Time seems to replicate its intricate yet predictable arrangement. Probably, here is where the saying that history repeats itself comes from. Only a few decades after the War in the Woods, a series of blockades regarding the clearcutting in Clayoquot Sound, the protests against old-growth logging have fulminated on Vancouver Island again. Fairy Creek protests are a symbol of resistance but also a subject that triggered many people’s connection to the land. One of them is MJ, the Experiential Education Coordinator at Pearson College, more recently a houseparent of one of the student residences. In an interview with First Person magazine, MJ shared about her initiation in Fairy Creek blockades and the journey of developing a bond with the land.
For MJ, this experience was brought to her life by chance. On the 9th of August 2020, the weekend of her birthday, MJ was invited to a Facebook event which, according to her, sounded nerdy. She contemplated whether it is worth investing her time in something that was framed as a camping opportunity. Nonetheless, MJ decided to show up two minutes before the people would leave for Fairy Creek, having no idea how this experience would impact her. Somewhere in the southwest of Vancouver Island, near Port Renfrew within the unceded territory of the Pacheedaht First Nation, people have gathered with a blazing desire to protect the upper Fairy Creek valley that was threatened by nearby logging. MJ says that it was depressing for her to realize that the same fight was being fought for thirty years even though it is a matter of fact that resources aren’t replaceable.
The night when she was checked in, her heart was enveloped by a feeling similar to the one MJ was saluted by when she arrived in Canada. She felt like she could not properly orientate in space, as every step she took represented the discovery of foreign land. Stumbling her feet onto the sacred profoundness of Fairy Creek, meeting people, and asking questions gave her the sense of Fairy Creek being a microcosm of a world of “borderline magic which encompasses everything I was looking for about indigenous knowledge, people, solidarity, what means to be part of an intersectional movement” says MJ. Moreover, she declares that even though people claim to feel being called, it is only when one goes there they can properly sense the uniqueness of the ecosystem.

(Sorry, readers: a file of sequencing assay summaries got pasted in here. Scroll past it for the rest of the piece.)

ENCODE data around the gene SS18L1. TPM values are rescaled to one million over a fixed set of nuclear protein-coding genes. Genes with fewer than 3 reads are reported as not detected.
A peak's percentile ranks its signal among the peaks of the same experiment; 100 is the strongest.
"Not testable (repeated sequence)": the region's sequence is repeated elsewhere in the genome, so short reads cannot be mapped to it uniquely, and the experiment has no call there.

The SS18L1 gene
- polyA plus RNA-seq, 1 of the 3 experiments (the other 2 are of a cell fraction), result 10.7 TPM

Although she poured her heart into those days spent there, MJ did not feel comfortable and content with being associated with the Fairy Creek blockade because she was acknowledging that the participants didn’t have a deep connection to the First Nation of the region. Nevertheless, during a time when the veils of ambiguity that used to cover Indigenous history collapse, people have the opportunity to receive the knowledge the Indigenous communities are willing to share regarding nature and the connection to the land. This is when the healing ceremonies embroidered lasting ties between people and the forest. MJ tells with passion and gratitude in her eyes about the healing ceremonies held by Grandma Rose, involving two important trees: grandma tree and grandfather tree. “The entire relationship to the land is entirely shaped by this experience,” affirms MJ, “this is why I want Pearson students to see it.”
In this context, Pearson students had several opportunities to get educated on what is happening at Fairy Creek, being invited to reflect on their connection to the land through the lens of what they’ve learned. These opportunities were introduced to the Pearson community through the possibility of participating in the LAST Stand Rally and March that happened on the 27th of March, in front of the Legislative Assembly of British Columbia, as well as engaging in UWC Day activities that provided insightful information about the background and the current situation of Fairy Creek.
Ben Ruddock, a second-year student at Pearson College from the United Kingdom, shares that learning more about Fairy Creek by taking part in both events outlined above helped him reflect on deforestation worldwide and in the UK, in particular where most of the forests across his country and the world have been decimated and replaced by concrete towers. Ben considers that many people still perceive Fairy Creek as a small price for a large economic gain, even though it holds a greater value than “just chopping wood for paper.”
Having the days of our lives chained together on an unceded territory it is easy to forget that the weight is carried by land where we are uninvited guests. It is easy to ignore the waters that host us every time we paddle on Pedder Bay or attend classes in the Floating Building. It is almost a learned behavior to connect to another frequency of our thoughts when the land acknowledgments echo in the Maxbell Theatre. But just because we don’t hear the murmurs of the woods when we walk on the Galloping Goose trail or understand the agitated utterance of the Pacific, does not mean that the land we stand on does not feel our feet. This incorporates the reason why people are being immersed in the incomprehensibly abstruse connection to the land while learning about it because they finally recognize the “clay” they were sculpted from.